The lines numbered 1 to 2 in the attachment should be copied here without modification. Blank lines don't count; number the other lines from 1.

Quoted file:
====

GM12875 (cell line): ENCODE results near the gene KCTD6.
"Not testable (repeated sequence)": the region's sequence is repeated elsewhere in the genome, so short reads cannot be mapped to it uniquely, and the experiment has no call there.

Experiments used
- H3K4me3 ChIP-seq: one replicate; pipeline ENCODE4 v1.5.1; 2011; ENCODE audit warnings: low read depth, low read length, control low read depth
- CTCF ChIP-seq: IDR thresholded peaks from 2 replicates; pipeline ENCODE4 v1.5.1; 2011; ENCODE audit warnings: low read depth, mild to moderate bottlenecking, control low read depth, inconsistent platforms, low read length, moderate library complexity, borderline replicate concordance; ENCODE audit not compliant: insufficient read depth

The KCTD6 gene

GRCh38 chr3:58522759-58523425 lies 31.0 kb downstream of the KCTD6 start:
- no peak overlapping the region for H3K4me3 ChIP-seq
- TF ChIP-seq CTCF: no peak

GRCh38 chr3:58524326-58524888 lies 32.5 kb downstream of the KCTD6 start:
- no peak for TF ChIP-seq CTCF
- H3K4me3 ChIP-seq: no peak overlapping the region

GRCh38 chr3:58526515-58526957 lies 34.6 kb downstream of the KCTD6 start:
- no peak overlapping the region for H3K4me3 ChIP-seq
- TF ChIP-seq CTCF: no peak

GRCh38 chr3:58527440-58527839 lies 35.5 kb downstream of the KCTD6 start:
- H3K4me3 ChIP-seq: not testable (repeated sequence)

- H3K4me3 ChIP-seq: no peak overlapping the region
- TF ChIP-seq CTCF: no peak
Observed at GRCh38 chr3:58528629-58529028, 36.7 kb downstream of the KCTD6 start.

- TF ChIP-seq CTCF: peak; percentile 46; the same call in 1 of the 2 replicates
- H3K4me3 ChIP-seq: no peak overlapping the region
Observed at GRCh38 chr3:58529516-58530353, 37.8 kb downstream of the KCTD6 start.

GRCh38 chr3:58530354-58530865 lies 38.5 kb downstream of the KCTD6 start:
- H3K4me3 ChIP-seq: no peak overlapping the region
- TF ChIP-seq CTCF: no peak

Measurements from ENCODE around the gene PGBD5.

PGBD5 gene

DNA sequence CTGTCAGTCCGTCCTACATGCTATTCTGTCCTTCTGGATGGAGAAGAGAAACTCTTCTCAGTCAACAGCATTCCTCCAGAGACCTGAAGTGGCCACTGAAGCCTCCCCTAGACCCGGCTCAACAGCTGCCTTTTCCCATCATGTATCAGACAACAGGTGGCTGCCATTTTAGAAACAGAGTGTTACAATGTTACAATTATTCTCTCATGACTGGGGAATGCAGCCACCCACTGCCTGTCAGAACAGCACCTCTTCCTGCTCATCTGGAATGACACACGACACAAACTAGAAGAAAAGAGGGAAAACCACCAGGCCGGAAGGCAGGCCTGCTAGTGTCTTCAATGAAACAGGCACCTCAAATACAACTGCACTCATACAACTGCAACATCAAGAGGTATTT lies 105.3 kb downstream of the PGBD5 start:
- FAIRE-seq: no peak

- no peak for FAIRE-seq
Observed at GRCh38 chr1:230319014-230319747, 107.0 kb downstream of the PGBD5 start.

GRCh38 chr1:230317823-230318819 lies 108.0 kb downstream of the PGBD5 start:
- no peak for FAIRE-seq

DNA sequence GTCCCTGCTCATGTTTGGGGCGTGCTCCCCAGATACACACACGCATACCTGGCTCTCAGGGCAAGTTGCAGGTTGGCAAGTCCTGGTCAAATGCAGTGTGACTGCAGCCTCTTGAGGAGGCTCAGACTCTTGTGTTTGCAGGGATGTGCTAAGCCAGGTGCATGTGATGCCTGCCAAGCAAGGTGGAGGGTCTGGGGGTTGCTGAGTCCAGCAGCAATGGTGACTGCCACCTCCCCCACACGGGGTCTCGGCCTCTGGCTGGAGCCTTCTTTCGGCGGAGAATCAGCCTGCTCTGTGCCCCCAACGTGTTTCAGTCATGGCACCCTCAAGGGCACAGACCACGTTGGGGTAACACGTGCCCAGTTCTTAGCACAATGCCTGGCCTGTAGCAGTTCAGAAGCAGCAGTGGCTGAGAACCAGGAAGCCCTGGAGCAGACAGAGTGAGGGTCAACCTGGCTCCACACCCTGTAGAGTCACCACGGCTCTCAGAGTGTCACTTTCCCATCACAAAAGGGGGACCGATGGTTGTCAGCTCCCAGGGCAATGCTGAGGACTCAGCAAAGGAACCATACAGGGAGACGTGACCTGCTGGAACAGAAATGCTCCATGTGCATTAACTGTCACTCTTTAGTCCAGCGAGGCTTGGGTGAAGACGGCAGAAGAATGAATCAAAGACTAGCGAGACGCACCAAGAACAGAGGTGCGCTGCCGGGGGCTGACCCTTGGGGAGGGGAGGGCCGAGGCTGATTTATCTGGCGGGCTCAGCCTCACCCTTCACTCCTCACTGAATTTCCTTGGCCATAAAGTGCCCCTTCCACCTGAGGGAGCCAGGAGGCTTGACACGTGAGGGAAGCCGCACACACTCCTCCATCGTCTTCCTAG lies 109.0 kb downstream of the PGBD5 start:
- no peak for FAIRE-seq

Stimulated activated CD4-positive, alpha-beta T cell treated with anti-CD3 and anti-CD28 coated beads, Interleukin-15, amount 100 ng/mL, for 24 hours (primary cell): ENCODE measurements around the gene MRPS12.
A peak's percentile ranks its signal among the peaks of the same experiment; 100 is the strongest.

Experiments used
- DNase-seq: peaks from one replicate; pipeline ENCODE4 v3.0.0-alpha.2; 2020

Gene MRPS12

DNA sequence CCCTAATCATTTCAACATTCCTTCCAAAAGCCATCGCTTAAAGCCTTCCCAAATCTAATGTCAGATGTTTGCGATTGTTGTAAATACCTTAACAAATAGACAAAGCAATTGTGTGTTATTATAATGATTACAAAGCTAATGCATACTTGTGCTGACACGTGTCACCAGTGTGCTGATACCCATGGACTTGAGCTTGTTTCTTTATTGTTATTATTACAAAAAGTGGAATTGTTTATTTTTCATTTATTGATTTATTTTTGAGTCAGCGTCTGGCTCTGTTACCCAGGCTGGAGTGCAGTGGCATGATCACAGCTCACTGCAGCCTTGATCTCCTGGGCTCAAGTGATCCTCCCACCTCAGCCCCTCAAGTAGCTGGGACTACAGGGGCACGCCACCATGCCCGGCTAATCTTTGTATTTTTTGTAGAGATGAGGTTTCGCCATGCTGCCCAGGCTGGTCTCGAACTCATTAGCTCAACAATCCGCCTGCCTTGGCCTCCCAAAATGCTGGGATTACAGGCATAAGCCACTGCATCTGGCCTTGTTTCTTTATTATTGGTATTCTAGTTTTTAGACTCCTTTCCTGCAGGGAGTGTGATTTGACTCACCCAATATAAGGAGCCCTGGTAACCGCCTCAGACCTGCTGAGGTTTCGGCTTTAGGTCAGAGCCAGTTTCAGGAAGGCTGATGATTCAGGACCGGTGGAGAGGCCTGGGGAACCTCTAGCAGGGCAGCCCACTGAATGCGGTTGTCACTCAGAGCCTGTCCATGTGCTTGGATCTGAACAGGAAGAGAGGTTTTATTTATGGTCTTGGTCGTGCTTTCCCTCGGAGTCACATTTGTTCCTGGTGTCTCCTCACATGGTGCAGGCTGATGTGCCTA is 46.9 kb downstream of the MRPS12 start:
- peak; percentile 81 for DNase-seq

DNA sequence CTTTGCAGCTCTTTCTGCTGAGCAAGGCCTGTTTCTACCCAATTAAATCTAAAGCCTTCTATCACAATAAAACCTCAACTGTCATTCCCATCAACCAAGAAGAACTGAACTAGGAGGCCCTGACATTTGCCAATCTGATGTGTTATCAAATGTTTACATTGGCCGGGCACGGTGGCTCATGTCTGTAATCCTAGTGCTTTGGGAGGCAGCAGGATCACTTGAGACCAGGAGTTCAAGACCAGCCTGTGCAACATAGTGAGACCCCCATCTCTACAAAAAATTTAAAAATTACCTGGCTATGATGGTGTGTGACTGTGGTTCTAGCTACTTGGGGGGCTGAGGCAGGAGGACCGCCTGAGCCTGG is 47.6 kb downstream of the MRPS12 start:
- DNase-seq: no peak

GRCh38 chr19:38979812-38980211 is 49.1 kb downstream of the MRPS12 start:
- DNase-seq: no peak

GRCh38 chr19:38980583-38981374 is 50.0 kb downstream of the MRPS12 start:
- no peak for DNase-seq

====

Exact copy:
GM12875 (cell line): ENCODE results near the gene KCTD6.
"Not testable (repeated sequence)": the region's sequence is repeated elsewhere in the genome, so short reads cannot be mapped to it uniquely, and the experiment has no call there.